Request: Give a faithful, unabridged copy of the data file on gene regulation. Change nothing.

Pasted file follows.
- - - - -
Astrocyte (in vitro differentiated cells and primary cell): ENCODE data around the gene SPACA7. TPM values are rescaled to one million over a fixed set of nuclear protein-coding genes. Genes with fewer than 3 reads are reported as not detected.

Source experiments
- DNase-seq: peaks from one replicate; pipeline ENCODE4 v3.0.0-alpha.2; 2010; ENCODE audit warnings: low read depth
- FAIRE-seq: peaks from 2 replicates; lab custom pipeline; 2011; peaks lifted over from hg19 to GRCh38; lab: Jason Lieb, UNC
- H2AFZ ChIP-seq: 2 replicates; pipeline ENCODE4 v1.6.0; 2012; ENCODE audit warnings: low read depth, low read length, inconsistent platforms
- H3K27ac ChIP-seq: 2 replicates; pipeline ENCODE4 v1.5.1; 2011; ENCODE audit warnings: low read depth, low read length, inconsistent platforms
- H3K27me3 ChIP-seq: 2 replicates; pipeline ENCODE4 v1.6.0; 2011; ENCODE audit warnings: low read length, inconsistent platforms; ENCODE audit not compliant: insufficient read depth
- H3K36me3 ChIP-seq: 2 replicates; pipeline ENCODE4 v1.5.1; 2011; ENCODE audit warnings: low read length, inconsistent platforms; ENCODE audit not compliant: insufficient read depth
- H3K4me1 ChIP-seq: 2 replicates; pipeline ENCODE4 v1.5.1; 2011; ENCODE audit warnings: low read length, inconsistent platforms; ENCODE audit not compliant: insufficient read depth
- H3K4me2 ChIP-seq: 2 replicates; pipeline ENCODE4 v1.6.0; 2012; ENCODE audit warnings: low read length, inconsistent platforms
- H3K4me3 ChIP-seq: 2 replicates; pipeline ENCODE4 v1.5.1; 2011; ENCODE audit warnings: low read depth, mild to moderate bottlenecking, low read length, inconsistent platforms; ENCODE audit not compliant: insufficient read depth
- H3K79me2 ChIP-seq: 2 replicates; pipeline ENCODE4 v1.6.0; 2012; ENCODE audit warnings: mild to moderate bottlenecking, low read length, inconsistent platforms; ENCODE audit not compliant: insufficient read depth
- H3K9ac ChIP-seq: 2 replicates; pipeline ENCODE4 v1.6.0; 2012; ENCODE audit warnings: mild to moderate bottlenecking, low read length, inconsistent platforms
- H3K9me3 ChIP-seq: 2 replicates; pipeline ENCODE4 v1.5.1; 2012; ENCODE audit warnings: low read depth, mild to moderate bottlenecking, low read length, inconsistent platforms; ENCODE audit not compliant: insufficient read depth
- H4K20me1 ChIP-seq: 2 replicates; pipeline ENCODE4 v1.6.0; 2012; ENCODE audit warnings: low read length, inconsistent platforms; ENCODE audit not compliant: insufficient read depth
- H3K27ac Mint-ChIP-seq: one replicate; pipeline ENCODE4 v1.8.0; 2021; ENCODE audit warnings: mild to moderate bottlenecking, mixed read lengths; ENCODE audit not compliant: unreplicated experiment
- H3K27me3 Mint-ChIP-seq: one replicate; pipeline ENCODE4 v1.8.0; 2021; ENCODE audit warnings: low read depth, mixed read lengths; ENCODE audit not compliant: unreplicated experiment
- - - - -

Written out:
Astrocyte (in vitro differentiated cells and primary cell): ENCODE data around the gene SPACA7. TPM values are rescaled to one million over a fixed set of nuclear protein-coding genes. Genes with fewer than 3 reads are reported as not detected.

Source experiments
- DNase-seq: peaks from one replicate; pipeline ENCODE4 v3.0.0-alpha.2; 2010; ENCODE audit warnings: low read depth
- FAIRE-seq: peaks from 2 replicates; lab custom pipeline; 2011; peaks lifted over from hg19 to GRCh38; lab: Jason Lieb, UNC
- H2AFZ ChIP-seq: 2 replicates; pipeline ENCODE4 v1.6.0; 2012; ENCODE audit warnings: low read depth, low read length, inconsistent platforms
- H3K27ac ChIP-seq: 2 replicates; pipeline ENCODE4 v1.5.1; 2011; ENCODE audit warnings: low read depth, low read length, inconsistent platforms
- H3K27me3 ChIP-seq: 2 replicates; pipeline ENCODE4 v1.6.0; 2011; ENCODE audit warnings: low read length, inconsistent platforms; ENCODE audit not compliant: insufficient read depth
- H3K36me3 ChIP-seq: 2 replicates; pipeline ENCODE4 v1.5.1; 2011; ENCODE audit warnings: low read length, inconsistent platforms; ENCODE audit not compliant: insufficient read depth
- H3K4me1 ChIP-seq: 2 replicates; pipeline ENCODE4 v1.5.1; 2011; ENCODE audit warnings: low read length, inconsistent platforms; ENCODE audit not compliant: insufficient read depth
- H3K4me2 ChIP-seq: 2 replicates; pipeline ENCODE4 v1.6.0; 2012; ENCODE audit warnings: low read length, inconsistent platforms
- H3K4me3 ChIP-seq: 2 replicates; pipeline ENCODE4 v1.5.1; 2011; ENCODE audit warnings: low read depth, mild to moderate bottlenecking, low read length, inconsistent platforms; ENCODE audit not compliant: insufficient read depth
- H3K79me2 ChIP-seq: 2 replicates; pipeline ENCODE4 v1.6.0; 2012; ENCODE audit warnings: mild to moderate bottlenecking, low read length, inconsistent platforms; ENCODE audit not compliant: insufficient read depth
- H3K9ac ChIP-seq: 2 replicates; pipeline ENCODE4 v1.6.0; 2012; ENCODE audit warnings: mild to moderate bottlenecking, low read length, inconsistent platforms
- H3K9me3 ChIP-seq: 2 replicates; pipeline ENCODE4 v1.5.1; 2012; ENCODE audit warnings: low read depth, mild to moderate bottlenecking, low read length, inconsistent platforms; ENCODE audit not compliant: insufficient read depth
- H4K20me1 ChIP-seq: 2 replicates; pipeline ENCODE4 v1.6.0; 2012; ENCODE audit warnings: low read length, inconsistent platforms; ENCODE audit not compliant: insufficient read depth
- H3K27ac Mint-ChIP-seq: one replicate; pipeline ENCODE4 v1.8.0; 2021; ENCODE audit warnings: mild to moderate bottlenecking, mixed read lengths; ENCODE audit not compliant: unreplicated experiment
- H3K27me3 Mint-ChIP-seq: one replicate; pipeline ENCODE4 v1.8.0; 2021; ENCODE audit warnings: low read depth, mixed read lengths; ENCODE audit not compliant: unreplicated experiment